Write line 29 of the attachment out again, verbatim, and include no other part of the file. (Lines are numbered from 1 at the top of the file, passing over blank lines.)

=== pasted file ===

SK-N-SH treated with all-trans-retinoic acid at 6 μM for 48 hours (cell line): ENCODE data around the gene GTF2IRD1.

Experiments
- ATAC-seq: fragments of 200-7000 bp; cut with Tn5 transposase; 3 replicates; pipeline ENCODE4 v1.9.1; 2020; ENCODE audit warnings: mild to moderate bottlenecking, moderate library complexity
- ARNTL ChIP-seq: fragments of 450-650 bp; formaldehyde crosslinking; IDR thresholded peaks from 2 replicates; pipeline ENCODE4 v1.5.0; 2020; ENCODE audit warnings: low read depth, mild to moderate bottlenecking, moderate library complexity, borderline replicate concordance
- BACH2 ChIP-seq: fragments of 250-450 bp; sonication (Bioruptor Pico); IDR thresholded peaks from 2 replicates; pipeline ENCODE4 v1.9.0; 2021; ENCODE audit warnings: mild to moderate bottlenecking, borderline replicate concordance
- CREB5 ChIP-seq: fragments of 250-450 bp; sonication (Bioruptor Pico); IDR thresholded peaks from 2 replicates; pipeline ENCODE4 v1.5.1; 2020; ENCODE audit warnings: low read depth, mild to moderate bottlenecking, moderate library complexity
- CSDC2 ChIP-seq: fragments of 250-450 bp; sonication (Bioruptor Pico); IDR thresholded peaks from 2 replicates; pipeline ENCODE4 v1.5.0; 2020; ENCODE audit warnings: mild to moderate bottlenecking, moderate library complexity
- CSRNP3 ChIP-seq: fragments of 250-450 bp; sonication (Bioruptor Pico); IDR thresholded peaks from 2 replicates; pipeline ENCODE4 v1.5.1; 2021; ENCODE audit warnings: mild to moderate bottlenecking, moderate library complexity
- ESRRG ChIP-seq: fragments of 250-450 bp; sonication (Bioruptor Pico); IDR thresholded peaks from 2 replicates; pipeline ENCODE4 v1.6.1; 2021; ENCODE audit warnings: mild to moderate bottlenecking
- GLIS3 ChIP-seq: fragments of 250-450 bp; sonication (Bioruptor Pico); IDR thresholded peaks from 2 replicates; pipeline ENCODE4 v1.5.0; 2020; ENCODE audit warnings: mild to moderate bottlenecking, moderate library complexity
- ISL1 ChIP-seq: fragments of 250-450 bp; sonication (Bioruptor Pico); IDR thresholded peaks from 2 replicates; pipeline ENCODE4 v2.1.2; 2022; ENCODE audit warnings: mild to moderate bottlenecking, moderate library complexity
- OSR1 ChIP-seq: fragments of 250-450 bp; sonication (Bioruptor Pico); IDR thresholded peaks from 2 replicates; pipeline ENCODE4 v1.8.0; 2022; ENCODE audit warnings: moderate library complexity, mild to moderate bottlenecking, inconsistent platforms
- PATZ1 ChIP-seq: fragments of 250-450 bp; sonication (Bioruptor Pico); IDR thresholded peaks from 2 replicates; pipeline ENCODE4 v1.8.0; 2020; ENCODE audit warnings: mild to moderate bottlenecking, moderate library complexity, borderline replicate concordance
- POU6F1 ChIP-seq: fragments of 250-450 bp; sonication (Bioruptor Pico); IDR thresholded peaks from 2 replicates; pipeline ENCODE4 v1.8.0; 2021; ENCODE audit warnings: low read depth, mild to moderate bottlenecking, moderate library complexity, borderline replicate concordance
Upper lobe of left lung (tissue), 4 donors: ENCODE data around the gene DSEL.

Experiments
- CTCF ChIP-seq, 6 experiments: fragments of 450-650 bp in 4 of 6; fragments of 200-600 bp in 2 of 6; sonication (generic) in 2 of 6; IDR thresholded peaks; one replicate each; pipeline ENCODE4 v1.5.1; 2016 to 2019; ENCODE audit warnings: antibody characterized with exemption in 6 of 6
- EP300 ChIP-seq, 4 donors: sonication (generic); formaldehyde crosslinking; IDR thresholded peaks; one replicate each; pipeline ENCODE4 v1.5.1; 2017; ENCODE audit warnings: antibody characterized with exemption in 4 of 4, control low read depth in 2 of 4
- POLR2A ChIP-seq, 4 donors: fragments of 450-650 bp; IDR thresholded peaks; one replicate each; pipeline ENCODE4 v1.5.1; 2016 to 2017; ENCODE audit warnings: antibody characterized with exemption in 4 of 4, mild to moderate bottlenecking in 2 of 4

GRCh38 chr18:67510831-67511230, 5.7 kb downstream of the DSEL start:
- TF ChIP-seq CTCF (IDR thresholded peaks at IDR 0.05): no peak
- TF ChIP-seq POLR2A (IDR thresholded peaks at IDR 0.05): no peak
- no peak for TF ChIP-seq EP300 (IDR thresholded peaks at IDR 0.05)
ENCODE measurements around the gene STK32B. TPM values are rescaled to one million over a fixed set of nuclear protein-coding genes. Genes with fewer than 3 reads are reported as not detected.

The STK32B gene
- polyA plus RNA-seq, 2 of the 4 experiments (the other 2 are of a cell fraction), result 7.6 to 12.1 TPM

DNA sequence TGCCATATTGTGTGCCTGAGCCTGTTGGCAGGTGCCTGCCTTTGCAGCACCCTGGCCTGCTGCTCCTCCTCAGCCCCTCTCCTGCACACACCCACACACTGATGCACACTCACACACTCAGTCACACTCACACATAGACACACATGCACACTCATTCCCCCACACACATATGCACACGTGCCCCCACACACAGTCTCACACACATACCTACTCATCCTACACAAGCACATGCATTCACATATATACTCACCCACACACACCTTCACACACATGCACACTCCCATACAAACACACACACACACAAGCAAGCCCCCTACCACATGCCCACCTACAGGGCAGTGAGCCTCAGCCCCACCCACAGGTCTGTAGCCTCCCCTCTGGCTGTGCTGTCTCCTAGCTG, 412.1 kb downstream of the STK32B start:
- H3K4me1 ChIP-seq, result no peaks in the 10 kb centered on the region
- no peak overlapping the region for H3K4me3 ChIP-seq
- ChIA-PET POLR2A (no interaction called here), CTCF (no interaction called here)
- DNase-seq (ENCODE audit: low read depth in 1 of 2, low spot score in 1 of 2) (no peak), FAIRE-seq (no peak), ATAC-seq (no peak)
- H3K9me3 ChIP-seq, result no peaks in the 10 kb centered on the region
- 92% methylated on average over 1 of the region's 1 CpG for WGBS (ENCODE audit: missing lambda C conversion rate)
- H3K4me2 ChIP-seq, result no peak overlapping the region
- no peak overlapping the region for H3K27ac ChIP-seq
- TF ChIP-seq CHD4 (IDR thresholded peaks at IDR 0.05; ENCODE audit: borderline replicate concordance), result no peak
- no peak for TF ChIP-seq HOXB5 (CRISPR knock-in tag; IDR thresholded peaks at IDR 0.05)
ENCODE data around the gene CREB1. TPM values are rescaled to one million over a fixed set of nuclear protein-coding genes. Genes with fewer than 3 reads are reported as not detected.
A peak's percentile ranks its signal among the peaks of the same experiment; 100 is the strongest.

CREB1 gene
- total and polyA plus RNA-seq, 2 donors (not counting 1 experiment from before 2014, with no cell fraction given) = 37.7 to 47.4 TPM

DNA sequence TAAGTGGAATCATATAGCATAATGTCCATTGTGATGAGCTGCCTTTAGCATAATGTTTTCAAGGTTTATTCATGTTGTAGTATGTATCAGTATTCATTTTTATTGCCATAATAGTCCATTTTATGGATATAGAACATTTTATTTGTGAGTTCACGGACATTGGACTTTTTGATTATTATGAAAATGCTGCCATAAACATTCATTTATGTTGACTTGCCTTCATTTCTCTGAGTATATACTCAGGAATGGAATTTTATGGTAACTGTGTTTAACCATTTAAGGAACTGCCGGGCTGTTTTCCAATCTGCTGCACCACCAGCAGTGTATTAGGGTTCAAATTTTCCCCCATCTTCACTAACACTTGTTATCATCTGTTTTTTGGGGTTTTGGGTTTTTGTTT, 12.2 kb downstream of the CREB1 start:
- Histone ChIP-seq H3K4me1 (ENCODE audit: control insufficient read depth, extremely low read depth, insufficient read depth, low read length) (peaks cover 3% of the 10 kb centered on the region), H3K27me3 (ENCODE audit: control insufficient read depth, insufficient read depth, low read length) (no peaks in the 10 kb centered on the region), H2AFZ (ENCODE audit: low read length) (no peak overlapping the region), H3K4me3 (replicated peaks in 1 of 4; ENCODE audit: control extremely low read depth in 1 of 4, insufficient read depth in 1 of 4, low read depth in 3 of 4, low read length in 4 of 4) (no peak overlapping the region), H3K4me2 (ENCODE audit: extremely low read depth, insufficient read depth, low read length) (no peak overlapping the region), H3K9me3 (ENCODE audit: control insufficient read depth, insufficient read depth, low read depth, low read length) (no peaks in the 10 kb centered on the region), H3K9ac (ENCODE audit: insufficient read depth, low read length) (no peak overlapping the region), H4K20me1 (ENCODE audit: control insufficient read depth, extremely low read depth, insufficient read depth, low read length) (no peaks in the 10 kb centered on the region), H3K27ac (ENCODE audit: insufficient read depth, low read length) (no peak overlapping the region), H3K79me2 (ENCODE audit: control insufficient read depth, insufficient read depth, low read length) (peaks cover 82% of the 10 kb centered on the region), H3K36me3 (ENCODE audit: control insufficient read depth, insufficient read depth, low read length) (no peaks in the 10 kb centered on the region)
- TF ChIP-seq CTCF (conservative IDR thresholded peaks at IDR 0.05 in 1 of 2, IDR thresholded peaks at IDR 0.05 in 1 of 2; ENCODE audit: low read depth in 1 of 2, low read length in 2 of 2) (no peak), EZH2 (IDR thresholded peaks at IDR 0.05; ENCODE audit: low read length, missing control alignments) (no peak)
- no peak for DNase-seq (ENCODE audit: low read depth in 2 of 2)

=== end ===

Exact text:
- no peak overlapping the region for H3K4me3 ChIP-seq